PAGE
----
Why Can’t ABC News Discuss Racism? New Poll on “Race and Politics”

A new ABC News story on a recent survey of 1,125 adults (with black oversample; 3 percent margin/error) includes this conclusion in its headline: “Poll Finds Four in 10 Think Obama’s Candidacy Will Improve Race Relations.” I would have titled it, “Poll Finds Many Whites Think in Racist Terms, Will Not Vote for Obama.

According to the news report 40 percent of Americans think Senator Obama’s candidacy will “improve race relations” in the U.S. The story then adds:

Three in 10 whites express less racially sensitive views, such as having some feelings of prejudice or believing that blacks in their communities do not experience discrimination; they hold generally critical views of Obama and favor John McCain for president by a 26-point margin. But an additional two in 10 whites are at the high end of racial sensitivity — and they favor Obama by 19 points.

By “less racially sensitive” whites, as Mordy pointed out in a previous post today, they mean “racist” whites, but somehow cannot bring themselves to talk candidly about racism from their own poll. And notice that for these white folks who admit to racist views, McCain has a huge advantage. The smaller group of whites at the other end of the spectrum are viewed as counterbalancing the more racist whites:

Yet the views of these whites are counterbalanced by the preferences of the most racially sensitive whites, a smaller group (21 percent of whites) but broadly pro-Obama. These are whites who have a black friend, who think blacks in their area suffer discrimination and report no personal feelings of prejudice; they support Obama by 55-36 percent.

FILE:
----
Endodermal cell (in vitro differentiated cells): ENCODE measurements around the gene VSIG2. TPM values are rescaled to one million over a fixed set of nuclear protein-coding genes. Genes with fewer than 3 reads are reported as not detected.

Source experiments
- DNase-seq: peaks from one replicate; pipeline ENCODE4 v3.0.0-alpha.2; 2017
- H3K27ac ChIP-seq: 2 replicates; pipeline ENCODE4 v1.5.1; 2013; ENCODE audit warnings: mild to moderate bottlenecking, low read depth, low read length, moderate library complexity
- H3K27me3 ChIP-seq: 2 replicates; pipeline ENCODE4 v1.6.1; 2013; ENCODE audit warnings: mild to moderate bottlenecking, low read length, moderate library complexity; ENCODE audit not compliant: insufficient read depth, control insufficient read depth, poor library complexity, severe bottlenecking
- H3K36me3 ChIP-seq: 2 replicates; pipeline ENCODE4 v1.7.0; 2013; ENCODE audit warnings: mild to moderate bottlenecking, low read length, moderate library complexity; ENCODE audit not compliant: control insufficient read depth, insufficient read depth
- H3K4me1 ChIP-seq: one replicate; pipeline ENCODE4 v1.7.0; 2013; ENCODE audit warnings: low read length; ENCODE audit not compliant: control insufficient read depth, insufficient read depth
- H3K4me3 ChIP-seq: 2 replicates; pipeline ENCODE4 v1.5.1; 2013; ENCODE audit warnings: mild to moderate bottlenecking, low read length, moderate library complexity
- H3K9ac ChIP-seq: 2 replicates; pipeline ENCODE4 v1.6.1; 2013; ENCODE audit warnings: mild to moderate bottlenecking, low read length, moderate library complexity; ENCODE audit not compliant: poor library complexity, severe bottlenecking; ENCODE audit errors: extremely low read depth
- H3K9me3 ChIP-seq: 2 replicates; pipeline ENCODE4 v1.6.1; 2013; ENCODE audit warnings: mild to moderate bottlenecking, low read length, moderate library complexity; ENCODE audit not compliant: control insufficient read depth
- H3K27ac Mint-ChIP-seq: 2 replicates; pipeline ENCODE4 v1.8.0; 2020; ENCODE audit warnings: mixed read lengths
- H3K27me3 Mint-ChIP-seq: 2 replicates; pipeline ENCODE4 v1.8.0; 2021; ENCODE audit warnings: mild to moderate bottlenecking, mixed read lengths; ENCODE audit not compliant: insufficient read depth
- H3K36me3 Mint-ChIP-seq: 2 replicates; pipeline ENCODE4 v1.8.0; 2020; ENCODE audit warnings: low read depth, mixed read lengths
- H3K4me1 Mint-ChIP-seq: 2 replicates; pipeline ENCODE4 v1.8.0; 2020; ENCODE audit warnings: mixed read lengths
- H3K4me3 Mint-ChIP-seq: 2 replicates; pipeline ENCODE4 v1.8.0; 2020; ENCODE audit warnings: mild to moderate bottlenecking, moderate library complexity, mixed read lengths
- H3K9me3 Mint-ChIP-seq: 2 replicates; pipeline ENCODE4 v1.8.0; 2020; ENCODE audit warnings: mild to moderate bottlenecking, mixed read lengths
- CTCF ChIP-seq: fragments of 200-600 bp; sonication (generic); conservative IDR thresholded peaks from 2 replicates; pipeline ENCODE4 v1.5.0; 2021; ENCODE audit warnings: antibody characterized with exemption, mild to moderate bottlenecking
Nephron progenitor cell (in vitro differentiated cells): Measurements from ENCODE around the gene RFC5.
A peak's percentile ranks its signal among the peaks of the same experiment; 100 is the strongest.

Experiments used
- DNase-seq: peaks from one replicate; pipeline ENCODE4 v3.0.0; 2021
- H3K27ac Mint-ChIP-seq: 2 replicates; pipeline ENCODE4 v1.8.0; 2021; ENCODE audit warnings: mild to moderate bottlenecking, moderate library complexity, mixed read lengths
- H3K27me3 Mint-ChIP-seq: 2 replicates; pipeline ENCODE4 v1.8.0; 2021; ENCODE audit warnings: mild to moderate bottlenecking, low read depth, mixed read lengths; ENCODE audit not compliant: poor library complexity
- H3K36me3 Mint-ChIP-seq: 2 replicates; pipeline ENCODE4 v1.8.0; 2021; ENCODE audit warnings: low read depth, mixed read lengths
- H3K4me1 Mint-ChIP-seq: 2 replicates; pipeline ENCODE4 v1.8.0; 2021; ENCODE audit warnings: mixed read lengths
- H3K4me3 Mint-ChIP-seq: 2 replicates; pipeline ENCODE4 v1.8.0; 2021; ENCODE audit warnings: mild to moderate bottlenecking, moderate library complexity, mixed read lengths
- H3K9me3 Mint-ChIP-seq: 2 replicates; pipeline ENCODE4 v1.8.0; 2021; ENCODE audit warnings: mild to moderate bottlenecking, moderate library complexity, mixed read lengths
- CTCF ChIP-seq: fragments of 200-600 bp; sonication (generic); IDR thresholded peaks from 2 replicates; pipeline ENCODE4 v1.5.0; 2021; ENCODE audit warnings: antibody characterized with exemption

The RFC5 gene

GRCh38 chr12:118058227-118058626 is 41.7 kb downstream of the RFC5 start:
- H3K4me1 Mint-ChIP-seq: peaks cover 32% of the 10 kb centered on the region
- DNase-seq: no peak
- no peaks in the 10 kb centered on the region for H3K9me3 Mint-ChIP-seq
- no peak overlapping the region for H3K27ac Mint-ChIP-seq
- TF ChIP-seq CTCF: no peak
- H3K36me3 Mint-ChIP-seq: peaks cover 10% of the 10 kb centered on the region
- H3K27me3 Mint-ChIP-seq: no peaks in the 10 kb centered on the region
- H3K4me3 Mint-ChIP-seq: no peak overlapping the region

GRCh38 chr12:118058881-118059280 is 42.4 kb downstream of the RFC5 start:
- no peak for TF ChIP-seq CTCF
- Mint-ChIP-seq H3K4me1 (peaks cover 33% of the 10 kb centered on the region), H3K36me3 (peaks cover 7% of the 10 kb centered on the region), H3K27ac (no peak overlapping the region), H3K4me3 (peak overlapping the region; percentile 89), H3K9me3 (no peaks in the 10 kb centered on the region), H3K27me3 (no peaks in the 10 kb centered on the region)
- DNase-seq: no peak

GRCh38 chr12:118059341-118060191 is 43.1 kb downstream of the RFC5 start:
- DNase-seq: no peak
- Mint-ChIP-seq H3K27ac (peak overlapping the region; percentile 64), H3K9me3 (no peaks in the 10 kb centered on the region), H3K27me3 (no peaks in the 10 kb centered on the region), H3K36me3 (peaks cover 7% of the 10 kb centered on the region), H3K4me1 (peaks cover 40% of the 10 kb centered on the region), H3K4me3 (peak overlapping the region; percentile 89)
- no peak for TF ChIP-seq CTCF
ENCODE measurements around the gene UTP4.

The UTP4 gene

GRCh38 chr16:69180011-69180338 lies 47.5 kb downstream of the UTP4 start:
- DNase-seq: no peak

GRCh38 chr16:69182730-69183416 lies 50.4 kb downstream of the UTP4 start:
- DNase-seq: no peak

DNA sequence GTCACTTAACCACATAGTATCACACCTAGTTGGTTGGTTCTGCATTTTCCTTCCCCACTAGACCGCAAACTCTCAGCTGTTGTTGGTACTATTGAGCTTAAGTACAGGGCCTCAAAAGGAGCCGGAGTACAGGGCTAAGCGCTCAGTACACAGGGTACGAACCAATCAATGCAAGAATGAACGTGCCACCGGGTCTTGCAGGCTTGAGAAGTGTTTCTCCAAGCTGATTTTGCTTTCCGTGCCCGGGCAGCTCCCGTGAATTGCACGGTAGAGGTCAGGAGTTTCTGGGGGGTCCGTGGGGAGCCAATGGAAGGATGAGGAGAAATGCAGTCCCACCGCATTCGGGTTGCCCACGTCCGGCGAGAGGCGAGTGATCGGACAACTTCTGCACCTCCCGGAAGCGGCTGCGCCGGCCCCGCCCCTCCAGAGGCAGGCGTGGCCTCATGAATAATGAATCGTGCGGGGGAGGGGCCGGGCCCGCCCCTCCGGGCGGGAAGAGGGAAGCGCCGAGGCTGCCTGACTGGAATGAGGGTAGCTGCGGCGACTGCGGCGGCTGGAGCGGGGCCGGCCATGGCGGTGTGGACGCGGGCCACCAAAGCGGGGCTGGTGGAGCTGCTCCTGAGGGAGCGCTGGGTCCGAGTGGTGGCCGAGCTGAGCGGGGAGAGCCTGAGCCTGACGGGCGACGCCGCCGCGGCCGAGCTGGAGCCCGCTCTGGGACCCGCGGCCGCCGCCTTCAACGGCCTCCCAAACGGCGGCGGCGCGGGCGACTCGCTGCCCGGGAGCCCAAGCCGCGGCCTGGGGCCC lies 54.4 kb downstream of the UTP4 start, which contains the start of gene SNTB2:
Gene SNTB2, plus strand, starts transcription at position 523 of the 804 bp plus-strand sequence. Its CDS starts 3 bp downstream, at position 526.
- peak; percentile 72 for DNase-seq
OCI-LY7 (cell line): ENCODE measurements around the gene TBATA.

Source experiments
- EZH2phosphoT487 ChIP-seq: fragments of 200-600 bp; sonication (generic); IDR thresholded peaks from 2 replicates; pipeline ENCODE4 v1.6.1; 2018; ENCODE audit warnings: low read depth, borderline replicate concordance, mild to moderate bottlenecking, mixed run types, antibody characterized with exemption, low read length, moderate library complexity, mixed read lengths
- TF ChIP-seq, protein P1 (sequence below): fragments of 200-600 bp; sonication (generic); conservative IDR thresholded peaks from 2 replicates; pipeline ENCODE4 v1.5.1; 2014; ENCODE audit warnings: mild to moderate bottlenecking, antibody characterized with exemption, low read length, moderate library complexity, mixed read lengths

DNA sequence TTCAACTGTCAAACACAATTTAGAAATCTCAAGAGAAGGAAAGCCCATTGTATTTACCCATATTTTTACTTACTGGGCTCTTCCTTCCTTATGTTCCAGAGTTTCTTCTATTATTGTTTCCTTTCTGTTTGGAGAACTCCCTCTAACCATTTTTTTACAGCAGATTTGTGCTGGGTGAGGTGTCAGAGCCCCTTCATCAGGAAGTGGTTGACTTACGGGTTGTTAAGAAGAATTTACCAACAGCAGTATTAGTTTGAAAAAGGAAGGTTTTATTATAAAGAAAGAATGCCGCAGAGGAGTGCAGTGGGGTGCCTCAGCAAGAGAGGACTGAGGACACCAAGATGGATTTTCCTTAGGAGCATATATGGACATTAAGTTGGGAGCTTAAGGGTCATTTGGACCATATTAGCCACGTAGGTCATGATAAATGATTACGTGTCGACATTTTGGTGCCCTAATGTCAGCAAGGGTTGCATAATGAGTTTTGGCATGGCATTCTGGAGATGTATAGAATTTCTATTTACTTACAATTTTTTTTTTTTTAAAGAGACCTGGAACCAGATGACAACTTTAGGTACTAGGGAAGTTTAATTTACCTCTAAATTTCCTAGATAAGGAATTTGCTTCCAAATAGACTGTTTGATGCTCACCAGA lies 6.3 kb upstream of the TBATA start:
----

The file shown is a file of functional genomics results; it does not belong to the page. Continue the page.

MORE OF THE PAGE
Somehow 30 percent is balanced by 21 percent? Is this a type of new math that works only on matters of racism?

And the write-up makes a big deal of the findings on whites reporting black friends. One would think they might check out the research literature on this matter. If they did, they would find studies showing that whites often exaggerate when it comes to “black friends,” who often do not exist or are just fleeting acquaintances at work. Then the ABC report continues:

All told, just 21 percent of whites say the race of the candidate is very or somewhat important in their vote — and Obama’s support is essentially the same among those who say race matters and those who say not…. Obama’s race shows little if any net effect on vote choices overall.

At no point do they seem to realize that many whites misrepresent their racial views in surveys. Like most pundits in the television media, they seem to take such polls as true readings of white sentiments. And then, of course, they can conclude that race will have no net effect on white voter choices in this election. Oh, Really?

Senator Obama Speaks Out on Race and White Fears

A Reuters article on the ABC News website is titled, “Obama Says Republicans Will Use Race to Stoke Fear” (Caren Bohan). This commentary by the Senator is clearly attempting to head off what is his most serious barrier to election, what we here call the “white racism factor” (and not by the quaint media term, “the Bradley factor”).